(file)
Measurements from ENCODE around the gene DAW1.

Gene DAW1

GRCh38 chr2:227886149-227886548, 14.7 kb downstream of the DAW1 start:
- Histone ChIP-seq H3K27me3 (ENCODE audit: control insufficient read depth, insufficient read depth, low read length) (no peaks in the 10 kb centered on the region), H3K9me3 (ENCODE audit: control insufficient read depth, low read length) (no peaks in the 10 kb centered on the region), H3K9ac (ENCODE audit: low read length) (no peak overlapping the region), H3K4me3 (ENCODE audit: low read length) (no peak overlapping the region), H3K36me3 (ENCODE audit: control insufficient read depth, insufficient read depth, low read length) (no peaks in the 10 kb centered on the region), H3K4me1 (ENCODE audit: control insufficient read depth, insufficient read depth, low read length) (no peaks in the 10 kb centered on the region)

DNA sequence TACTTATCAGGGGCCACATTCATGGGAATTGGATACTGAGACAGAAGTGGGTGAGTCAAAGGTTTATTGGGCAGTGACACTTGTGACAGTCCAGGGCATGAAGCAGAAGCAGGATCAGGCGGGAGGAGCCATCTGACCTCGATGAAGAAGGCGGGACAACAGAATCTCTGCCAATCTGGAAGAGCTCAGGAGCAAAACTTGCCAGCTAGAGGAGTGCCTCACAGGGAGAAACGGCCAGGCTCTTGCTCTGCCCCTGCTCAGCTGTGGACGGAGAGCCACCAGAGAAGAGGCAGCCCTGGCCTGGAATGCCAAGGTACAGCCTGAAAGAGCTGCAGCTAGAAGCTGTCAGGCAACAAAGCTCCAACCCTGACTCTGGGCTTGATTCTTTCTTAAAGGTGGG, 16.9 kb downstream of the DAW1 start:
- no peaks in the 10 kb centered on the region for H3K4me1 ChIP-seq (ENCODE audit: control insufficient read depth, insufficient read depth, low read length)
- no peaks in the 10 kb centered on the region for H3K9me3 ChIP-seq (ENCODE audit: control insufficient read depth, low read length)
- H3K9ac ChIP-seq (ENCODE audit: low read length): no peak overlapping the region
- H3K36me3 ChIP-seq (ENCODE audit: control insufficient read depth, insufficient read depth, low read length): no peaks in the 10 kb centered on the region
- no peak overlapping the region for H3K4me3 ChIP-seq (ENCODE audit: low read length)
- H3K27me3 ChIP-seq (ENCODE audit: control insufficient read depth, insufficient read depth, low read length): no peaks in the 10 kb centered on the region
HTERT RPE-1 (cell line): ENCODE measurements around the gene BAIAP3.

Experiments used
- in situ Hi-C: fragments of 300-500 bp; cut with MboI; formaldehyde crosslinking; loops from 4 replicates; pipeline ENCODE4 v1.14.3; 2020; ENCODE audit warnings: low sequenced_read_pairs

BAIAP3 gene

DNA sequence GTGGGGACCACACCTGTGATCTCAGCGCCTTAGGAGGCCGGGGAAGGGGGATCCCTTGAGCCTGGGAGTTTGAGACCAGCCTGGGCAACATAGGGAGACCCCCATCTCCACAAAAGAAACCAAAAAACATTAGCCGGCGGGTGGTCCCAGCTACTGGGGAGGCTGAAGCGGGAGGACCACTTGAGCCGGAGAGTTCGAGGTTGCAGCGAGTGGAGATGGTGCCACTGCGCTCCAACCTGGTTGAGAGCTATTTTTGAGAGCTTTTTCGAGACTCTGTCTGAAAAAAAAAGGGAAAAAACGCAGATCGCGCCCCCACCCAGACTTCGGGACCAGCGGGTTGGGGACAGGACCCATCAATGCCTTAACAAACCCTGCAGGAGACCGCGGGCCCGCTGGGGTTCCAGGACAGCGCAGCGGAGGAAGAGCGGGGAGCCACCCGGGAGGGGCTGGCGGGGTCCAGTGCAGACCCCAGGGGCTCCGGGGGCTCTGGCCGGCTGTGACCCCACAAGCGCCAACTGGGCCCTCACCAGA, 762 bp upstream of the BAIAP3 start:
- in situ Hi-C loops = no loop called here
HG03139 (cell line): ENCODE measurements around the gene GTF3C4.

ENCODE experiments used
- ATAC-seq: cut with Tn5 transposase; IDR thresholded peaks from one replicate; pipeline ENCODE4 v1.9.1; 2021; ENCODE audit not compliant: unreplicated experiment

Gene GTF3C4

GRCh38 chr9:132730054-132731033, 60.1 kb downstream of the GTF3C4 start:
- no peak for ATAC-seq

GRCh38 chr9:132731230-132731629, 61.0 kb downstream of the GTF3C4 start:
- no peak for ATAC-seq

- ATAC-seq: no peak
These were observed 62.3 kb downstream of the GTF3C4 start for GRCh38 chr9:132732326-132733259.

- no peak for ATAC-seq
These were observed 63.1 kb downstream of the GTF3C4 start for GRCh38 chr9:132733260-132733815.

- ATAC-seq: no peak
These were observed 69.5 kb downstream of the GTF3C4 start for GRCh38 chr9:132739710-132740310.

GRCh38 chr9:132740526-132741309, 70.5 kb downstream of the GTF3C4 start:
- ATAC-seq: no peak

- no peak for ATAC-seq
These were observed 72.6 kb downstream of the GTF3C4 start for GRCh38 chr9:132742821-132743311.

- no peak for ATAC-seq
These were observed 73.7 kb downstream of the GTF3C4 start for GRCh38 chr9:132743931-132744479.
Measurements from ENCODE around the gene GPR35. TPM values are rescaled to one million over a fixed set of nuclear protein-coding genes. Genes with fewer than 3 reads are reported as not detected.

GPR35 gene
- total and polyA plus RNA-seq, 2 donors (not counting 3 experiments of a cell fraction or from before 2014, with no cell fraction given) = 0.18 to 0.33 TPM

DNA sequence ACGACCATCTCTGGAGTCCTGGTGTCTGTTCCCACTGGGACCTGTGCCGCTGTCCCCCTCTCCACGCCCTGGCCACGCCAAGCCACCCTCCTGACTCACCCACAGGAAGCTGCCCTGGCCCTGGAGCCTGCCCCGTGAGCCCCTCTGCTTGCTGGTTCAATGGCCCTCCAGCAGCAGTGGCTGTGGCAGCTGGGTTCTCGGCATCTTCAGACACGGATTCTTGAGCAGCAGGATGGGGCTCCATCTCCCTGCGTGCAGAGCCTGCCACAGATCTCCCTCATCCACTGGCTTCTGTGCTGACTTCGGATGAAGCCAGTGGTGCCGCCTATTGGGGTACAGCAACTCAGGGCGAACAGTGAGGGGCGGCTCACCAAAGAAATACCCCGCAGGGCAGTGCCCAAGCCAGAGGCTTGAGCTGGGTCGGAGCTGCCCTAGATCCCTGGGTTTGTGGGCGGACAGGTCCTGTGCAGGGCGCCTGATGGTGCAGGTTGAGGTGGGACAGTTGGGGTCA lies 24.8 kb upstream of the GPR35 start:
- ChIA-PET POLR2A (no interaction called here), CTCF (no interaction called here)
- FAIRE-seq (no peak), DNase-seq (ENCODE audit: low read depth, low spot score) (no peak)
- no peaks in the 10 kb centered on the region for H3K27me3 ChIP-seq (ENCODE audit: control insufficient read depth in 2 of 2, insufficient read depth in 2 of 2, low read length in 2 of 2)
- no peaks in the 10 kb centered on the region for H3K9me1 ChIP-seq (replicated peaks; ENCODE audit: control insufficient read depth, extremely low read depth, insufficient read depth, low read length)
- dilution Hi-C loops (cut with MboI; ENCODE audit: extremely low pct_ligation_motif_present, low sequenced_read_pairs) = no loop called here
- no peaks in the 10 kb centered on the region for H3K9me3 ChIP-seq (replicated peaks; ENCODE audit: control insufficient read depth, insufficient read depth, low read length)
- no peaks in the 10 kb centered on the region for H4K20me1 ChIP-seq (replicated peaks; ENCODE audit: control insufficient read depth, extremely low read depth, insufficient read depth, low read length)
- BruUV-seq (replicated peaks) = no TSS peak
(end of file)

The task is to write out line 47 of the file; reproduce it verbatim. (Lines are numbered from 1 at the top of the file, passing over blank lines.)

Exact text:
- no peaks in the 10 kb centered on the region for H3K9me3 ChIP-seq (replicated peaks; ENCODE audit: control insufficient read depth, insufficient read depth, low read length)